Pit find in Germany reveals how Neanderthals hunted huge elephants | Neanderthals
Neanderthals may have lived in larger groups than previously thought, preying on massive elephants that were three times the size of modern ones, according to a new study.
The researchers reached their findings, published in the journal Science Advances on Wednesday, based on studies of 125,000-year-old straight-tusked elephant skeletal remains found near Halle in central Germany.
The bones of about 70 Pleistocene elephants were discovered in the 1980s in a huge coal pit that has since become an artificial lake.
The elephants of that time were much larger than the woolly mammoth and three times the size of the modern Asian elephant: an adult male could weigh up to 13 tons.
“Hunting these giant animals and slaughtering them completely was part of the life support of the Neanderthals in this place,” study co-author Wil Robbrooks told AFP.
“This is the first clear evidence of elephant hunting in human evolution,” said Robruks, a professor of archeology at the University of Leiden in the Netherlands.
The study suggests that Neanderthals, who lived in the area between 2,000 and 4,000 years ago, were less mobile and formed social units “substantially larger than commonly thought.”
“Neanderthals weren’t simple slaves of nature, real hippies living off the land,” Robrux said.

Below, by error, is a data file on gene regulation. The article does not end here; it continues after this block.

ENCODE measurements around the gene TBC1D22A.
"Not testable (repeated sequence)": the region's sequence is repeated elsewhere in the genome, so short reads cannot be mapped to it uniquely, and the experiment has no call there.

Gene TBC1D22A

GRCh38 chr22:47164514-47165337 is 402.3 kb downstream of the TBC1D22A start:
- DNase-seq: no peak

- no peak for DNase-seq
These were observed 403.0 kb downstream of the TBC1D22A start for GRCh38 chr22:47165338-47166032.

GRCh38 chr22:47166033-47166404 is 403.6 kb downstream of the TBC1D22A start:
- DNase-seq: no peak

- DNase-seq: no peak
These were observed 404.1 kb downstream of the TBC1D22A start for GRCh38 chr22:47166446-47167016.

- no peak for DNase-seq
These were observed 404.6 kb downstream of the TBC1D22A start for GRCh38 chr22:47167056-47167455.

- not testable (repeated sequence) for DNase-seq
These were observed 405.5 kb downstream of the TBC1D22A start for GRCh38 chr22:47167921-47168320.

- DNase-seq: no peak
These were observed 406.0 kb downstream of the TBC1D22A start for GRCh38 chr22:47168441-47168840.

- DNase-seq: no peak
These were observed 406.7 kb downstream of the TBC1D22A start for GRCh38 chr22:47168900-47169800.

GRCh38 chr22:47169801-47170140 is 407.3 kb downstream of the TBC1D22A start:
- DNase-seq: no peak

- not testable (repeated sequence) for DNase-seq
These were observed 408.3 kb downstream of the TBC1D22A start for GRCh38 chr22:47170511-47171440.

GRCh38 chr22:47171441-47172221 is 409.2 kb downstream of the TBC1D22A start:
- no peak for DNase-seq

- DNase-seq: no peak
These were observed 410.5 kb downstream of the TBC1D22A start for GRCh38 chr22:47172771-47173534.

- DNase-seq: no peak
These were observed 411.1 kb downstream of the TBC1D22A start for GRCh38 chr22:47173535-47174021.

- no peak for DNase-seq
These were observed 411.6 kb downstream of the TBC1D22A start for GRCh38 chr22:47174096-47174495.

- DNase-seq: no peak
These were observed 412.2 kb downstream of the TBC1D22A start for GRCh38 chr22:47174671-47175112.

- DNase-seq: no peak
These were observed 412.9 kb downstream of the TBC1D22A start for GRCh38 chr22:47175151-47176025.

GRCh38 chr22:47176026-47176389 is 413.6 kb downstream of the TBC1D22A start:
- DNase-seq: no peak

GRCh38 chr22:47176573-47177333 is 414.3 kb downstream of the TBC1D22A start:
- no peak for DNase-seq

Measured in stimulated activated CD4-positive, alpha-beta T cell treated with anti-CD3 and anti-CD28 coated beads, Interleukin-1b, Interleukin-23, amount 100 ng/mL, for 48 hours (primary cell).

“They actually shaped their environment with fire…and also had a big impact on the biggest animals that were in the world at the time.”
The researchers determined that the elephants were hunted rather than simply harvested due to the age and sex profile of the remains found in the quarry.
Most of them were men, and there were few young or old.
“This is a typical choice for hunters who hunt for the biggest prey,” Robrux said.
Adult male elephants would be easier to hunt than female elephants, who tend to move in herds to protect their young. “While adult males are solitary most of the time,” Robrux said. “So it is easier to immobilize them, driving them into mud and pit traps.
“And these are the biggest calorie bombs that are walking through these landscapes.”
The researchers said that Neanderthals were able to store the huge amount of food provided by a single elephant for several months.
“On average, a male elephant weighing about 10 tons would provide at least 2,500 daily rations for an adult Neanderthal,” Robrux said.
“They could handle it either by keeping it for longer periods of time – that’s something we didn’t know – or simply by the fact that they lived in much larger groups than we usually assume.”
The researchers said that Neanderthals butchered animals with flint tools that left clear marks on well-preserved bones.
“These are classic cuts that are formed by slicing and scraping meat off the bones,” Robrux said.
Traces of charcoal fires used by Neanderthals have also been found, suggesting that they may have dried meat by hanging it on hangers and lighting a fire under it.
Robbrooks said that while the study provides evidence that Neanderthals lived in large social units, it’s hard to gauge exactly how big those groups really were.
“But if you have a 10-ton elephant and you want to process this animal before it rots, you need about 20 people to finish it in a week,” he said.